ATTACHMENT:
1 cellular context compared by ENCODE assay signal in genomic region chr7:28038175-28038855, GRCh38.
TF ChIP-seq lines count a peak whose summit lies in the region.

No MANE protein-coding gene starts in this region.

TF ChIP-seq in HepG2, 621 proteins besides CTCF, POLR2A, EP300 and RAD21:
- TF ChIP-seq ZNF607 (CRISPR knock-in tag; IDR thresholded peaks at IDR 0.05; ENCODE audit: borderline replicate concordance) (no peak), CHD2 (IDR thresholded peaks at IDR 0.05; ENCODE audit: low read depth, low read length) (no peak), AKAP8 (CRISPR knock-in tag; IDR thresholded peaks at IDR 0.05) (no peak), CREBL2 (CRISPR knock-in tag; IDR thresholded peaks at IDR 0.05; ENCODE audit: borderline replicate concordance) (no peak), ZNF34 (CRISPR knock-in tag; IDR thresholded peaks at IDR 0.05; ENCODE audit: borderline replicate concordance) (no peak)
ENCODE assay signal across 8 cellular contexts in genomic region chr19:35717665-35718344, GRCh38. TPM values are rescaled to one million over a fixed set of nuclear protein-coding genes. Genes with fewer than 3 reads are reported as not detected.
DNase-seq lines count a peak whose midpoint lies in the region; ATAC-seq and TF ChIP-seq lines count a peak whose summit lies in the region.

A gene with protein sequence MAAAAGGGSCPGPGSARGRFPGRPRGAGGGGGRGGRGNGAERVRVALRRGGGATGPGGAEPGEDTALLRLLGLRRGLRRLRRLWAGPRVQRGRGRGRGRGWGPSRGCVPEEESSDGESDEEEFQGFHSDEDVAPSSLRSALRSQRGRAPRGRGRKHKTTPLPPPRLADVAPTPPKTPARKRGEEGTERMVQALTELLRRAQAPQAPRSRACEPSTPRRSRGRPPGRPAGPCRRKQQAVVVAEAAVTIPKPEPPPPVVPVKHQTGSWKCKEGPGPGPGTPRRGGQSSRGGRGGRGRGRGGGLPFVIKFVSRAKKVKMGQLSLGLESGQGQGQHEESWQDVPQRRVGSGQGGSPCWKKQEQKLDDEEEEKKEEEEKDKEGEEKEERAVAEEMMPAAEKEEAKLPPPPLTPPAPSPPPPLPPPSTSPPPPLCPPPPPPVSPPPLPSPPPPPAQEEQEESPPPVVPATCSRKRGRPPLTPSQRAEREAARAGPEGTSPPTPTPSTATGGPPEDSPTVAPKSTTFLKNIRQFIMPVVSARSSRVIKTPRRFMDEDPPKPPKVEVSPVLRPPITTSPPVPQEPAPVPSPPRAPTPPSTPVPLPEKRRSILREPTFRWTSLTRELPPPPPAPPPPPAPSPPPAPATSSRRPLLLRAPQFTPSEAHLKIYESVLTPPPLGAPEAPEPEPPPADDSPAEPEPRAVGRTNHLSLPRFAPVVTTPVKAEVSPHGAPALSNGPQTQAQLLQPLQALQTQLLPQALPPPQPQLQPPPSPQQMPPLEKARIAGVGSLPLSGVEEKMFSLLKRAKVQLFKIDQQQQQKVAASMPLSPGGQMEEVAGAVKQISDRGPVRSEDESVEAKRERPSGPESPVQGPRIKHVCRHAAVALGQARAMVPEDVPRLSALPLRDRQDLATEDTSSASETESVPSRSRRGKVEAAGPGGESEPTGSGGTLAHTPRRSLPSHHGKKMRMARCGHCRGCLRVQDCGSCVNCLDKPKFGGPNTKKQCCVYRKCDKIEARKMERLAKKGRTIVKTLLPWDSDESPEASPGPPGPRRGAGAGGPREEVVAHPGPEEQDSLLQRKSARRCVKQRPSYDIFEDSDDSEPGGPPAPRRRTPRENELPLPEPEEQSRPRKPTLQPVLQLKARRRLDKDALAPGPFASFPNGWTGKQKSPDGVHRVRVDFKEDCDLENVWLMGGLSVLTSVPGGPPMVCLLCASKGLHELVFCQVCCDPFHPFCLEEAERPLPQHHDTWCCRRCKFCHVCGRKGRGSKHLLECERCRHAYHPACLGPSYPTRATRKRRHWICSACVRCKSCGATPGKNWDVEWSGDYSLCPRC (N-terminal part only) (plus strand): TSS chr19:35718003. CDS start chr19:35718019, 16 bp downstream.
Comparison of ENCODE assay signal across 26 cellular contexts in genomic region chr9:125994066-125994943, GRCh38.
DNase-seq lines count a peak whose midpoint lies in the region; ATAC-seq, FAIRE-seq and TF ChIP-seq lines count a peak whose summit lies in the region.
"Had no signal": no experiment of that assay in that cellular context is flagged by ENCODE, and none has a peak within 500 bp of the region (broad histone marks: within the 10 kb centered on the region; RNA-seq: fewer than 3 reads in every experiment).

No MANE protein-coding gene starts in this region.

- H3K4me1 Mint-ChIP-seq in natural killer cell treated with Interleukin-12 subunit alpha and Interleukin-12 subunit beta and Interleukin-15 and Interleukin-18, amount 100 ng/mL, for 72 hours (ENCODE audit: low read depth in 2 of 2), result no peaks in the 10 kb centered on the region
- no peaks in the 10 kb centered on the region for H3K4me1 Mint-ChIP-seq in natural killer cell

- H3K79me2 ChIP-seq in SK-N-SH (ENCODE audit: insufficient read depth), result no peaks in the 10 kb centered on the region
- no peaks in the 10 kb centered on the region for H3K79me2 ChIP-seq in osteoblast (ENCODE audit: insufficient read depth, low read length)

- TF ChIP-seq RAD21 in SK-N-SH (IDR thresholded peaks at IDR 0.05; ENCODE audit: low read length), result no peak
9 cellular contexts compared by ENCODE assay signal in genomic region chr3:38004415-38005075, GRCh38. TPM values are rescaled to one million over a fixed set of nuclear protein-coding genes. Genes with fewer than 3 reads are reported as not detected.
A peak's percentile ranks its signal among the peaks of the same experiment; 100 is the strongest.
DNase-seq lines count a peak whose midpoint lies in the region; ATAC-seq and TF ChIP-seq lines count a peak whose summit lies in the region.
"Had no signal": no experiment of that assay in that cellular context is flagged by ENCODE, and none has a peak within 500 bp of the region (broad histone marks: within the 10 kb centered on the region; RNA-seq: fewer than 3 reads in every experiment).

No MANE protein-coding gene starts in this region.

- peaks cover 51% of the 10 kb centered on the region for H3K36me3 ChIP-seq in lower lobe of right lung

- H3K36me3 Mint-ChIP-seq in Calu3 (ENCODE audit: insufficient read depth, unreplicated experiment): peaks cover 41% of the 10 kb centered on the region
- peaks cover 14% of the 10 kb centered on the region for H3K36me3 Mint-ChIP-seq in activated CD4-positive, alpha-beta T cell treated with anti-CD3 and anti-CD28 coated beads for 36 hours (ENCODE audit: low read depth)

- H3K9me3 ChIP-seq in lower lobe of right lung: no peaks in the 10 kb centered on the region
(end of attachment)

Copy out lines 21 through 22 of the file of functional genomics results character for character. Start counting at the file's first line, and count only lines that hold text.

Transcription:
"Had no signal": no experiment of that assay in that cellular context is flagged by ENCODE, and none has a peak within 500 bp of the region (broad histone marks: within the 10 kb centered on the region; RNA-seq: fewer than 3 reads in every experiment).

No MANE protein-coding gene starts in this region.